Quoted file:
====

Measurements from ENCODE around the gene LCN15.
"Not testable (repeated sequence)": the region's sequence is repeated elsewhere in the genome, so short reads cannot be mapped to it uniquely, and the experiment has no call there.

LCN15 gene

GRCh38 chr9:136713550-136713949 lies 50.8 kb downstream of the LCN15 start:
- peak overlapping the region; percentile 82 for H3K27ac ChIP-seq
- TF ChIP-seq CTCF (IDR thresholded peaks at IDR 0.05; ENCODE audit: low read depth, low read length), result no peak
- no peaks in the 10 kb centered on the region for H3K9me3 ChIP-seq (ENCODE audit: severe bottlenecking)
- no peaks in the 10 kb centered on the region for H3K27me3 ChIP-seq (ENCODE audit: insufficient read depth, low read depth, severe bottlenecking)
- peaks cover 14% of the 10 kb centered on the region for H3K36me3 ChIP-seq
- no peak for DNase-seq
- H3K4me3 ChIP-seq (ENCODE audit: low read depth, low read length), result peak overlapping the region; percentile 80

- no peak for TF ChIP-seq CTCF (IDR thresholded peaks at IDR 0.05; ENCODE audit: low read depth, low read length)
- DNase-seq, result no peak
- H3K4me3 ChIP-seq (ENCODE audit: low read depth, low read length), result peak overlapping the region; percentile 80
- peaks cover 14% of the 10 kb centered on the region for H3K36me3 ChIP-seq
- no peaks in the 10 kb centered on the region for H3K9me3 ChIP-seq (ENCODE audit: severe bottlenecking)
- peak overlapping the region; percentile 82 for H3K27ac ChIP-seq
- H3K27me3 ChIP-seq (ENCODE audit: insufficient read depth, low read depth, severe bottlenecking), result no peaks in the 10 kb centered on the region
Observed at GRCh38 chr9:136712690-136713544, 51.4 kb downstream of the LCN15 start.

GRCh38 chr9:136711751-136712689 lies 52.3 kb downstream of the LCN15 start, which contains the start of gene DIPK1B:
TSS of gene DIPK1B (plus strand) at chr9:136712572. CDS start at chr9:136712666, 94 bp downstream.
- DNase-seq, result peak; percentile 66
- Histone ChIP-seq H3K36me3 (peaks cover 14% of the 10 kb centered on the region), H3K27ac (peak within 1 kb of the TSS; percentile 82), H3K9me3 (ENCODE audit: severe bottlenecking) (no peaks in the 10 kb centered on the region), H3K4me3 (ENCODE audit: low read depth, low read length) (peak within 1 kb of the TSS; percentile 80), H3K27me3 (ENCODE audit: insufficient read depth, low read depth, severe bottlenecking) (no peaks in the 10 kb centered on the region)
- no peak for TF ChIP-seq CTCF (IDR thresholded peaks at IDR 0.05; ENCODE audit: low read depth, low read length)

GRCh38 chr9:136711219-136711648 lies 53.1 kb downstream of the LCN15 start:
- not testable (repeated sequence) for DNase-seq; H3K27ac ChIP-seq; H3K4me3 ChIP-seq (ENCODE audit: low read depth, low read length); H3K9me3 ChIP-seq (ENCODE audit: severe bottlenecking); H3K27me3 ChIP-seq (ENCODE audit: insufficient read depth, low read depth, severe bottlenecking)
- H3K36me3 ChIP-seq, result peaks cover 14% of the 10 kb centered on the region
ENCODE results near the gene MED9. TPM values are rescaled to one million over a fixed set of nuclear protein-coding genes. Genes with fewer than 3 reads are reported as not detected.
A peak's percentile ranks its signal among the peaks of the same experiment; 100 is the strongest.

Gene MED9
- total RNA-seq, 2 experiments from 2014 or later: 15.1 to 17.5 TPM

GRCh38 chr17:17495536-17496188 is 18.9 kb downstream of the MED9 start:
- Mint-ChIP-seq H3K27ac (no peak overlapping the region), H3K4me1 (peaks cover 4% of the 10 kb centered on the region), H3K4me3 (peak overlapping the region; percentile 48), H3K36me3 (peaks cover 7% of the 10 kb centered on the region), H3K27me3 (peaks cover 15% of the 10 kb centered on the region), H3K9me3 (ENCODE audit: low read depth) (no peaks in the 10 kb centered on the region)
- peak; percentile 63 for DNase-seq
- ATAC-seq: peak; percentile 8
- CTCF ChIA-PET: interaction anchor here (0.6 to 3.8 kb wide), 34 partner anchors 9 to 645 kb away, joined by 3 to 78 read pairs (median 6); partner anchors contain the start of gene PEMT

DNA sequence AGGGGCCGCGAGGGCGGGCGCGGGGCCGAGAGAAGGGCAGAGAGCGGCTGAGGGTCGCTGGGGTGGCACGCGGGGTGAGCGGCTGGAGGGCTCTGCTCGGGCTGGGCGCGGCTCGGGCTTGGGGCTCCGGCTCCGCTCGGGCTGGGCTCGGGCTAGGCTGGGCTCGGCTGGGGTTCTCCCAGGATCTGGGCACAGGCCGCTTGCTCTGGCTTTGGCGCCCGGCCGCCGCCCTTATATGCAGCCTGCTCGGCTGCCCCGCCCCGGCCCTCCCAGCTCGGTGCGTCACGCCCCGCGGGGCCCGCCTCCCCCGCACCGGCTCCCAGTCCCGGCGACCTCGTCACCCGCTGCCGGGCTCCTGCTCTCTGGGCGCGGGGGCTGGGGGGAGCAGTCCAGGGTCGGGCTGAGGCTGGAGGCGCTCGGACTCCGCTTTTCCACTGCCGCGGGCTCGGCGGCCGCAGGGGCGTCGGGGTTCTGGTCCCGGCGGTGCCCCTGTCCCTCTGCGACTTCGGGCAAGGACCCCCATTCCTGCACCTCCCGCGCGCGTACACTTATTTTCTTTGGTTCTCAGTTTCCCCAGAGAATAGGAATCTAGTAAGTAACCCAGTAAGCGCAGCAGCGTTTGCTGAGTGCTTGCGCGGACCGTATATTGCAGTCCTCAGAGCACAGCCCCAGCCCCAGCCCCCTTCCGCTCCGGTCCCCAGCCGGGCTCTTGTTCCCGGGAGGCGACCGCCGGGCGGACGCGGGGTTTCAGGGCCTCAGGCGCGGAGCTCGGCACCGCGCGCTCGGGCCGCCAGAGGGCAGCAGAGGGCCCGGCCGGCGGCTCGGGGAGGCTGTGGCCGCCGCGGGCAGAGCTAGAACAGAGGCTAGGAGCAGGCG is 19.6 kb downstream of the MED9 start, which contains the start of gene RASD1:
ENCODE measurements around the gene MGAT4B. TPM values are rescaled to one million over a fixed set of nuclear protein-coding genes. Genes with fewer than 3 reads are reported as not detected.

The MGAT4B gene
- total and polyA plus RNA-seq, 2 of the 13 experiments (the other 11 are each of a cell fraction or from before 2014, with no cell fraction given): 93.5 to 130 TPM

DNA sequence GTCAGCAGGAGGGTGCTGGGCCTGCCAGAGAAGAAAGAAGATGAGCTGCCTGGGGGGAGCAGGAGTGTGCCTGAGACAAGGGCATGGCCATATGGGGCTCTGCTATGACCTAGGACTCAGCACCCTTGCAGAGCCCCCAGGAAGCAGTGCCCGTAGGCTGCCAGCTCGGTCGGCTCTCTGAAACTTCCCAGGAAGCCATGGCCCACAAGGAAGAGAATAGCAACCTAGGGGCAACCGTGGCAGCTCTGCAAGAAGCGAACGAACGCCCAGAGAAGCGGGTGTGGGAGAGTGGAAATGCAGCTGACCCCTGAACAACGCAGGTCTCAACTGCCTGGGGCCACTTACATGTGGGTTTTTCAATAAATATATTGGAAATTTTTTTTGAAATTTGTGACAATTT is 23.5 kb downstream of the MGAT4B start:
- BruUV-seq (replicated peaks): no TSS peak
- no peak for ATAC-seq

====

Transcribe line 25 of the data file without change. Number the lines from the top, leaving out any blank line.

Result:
GRCh38 chr9:136711219-136711648 lies 53.1 kb downstream of the LCN15 start: